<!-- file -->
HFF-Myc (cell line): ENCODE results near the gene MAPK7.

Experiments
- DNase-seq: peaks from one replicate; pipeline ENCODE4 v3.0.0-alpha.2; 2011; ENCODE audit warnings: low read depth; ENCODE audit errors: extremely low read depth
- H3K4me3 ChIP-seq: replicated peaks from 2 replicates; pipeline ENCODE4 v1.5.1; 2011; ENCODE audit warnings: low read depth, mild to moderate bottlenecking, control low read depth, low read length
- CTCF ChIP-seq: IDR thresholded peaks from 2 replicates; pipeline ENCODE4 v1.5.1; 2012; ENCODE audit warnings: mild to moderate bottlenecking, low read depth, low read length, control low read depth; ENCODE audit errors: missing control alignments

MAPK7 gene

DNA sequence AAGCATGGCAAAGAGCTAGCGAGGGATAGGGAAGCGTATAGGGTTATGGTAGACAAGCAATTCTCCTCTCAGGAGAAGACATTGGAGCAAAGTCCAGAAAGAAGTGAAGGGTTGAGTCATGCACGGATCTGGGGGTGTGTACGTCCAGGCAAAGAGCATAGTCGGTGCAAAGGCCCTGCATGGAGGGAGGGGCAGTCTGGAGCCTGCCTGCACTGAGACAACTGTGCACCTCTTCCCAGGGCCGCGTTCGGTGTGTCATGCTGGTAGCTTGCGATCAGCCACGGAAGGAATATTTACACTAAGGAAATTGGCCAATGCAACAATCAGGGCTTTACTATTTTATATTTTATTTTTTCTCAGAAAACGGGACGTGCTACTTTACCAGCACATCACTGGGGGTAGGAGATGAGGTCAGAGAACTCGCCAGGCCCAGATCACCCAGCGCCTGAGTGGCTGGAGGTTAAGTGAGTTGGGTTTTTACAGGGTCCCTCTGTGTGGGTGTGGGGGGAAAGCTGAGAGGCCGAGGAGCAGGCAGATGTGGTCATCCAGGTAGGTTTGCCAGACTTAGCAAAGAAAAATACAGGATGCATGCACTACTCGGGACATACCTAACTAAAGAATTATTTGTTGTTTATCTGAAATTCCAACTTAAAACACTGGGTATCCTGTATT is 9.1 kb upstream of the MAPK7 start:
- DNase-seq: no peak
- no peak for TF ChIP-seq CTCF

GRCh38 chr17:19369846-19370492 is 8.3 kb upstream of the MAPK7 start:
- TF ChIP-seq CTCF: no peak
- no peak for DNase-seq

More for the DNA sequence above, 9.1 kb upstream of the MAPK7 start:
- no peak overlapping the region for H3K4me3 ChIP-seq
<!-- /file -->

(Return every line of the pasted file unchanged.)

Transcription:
HFF-Myc (cell line): ENCODE results near the gene MAPK7.

Experiments
- DNase-seq: peaks from one replicate; pipeline ENCODE4 v3.0.0-alpha.2; 2011; ENCODE audit warnings: low read depth; ENCODE audit errors: extremely low read depth
- H3K4me3 ChIP-seq: replicated peaks from 2 replicates; pipeline ENCODE4 v1.5.1; 2011; ENCODE audit warnings: low read depth, mild to moderate bottlenecking, control low read depth, low read length
- CTCF ChIP-seq: IDR thresholded peaks from 2 replicates; pipeline ENCODE4 v1.5.1; 2012; ENCODE audit warnings: mild to moderate bottlenecking, low read depth, low read length, control low read depth; ENCODE audit errors: missing control alignments

MAPK7 gene

DNA sequence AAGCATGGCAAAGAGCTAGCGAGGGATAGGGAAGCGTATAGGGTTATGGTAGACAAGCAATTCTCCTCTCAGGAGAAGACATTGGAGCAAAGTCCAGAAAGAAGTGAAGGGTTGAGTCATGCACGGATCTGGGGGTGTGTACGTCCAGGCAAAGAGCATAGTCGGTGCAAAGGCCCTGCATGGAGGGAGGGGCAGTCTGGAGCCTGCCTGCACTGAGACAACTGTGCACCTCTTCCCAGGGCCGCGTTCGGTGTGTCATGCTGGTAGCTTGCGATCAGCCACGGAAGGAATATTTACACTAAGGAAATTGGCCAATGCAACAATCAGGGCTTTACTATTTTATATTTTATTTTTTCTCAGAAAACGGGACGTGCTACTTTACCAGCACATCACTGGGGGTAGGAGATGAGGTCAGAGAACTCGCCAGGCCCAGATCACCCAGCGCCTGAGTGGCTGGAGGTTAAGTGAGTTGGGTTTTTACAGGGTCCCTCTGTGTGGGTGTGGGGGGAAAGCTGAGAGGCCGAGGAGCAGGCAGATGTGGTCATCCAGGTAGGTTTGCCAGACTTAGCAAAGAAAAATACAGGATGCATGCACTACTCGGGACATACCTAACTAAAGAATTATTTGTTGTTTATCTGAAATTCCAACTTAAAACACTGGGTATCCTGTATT is 9.1 kb upstream of the MAPK7 start:
- DNase-seq: no peak
- no peak for TF ChIP-seq CTCF

GRCh38 chr17:19369846-19370492 is 8.3 kb upstream of the MAPK7 start:
- TF ChIP-seq CTCF: no peak
- no peak for DNase-seq

More for the DNA sequence above, 9.1 kb upstream of the MAPK7 start:
- no peak overlapping the region for H3K4me3 ChIP-seq